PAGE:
• They are stationary for a significant amount of time.
    • They are significantly damaged, run down or unroadworthy – with flat tyres, wheels removed or broken windows.
    • They are burned out.
    • They have number plates missing.
  2. Local authorities can legally enter land, at a reasonable time, to investigate and remove abandoned vehicles.

Finding

  1. I do not find the Council harassed Mr X or acted unreasonably in investigating the reports it received of an abandoned vehicle. The Council had a duty to investigate the reports it received. I note Mr X’s belief that the Council was unfairly persecuting him over this and other matters but I have seen no evidence to conclude the Council acted maliciously or with ill intent in its investigation of the reports of an abandoned vehicle.

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Final decision

  1. I closed this complaint because I did not find fault by the Council.

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Parts of the complaint that I did not investigate

  1. I did not investigate Mr X’s complaint about his other dealings with the Council over various planning enforcement; environmental health and highway matters. This is because a complaint about those matters is out of time. Mr X complained in August 2017 to the Council but the complaint involved matters that occurred between 2010 and 2015.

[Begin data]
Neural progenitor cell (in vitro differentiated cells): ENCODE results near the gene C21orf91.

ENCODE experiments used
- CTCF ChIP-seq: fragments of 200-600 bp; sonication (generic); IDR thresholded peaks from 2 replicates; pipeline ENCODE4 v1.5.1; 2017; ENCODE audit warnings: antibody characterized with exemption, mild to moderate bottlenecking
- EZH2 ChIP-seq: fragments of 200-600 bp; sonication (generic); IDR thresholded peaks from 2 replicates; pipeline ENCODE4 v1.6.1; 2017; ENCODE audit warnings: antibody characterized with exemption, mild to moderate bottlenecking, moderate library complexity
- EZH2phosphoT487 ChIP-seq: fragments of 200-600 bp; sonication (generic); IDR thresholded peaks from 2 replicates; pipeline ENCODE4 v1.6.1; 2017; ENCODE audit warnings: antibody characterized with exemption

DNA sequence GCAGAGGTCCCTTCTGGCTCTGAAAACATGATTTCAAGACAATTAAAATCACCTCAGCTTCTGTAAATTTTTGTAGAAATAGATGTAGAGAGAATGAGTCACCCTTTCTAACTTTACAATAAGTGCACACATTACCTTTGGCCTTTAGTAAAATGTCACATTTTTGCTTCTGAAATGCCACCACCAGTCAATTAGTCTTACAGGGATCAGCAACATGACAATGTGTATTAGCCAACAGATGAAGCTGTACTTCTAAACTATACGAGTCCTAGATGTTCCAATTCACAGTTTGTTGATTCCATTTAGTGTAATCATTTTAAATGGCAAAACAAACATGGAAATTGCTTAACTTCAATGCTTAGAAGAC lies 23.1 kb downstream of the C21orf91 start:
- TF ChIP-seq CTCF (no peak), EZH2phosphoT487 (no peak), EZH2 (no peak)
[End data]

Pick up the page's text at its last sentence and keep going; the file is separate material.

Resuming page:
2. A complaint must be made to the Ombudsman within 12 months of the complainant’s awareness of the matter. Although Mr X complained to the Council in 2017 the clock was ticking from the time of his awareness of the various matters and not from the point at which he complained. I have seen nothing which would have prevented a complaint to the Council and the Ombudsman within time. I do not consider there are good grounds to investigate a complaint about these matters out of time.

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Investigator's decision on behalf of the Ombudsman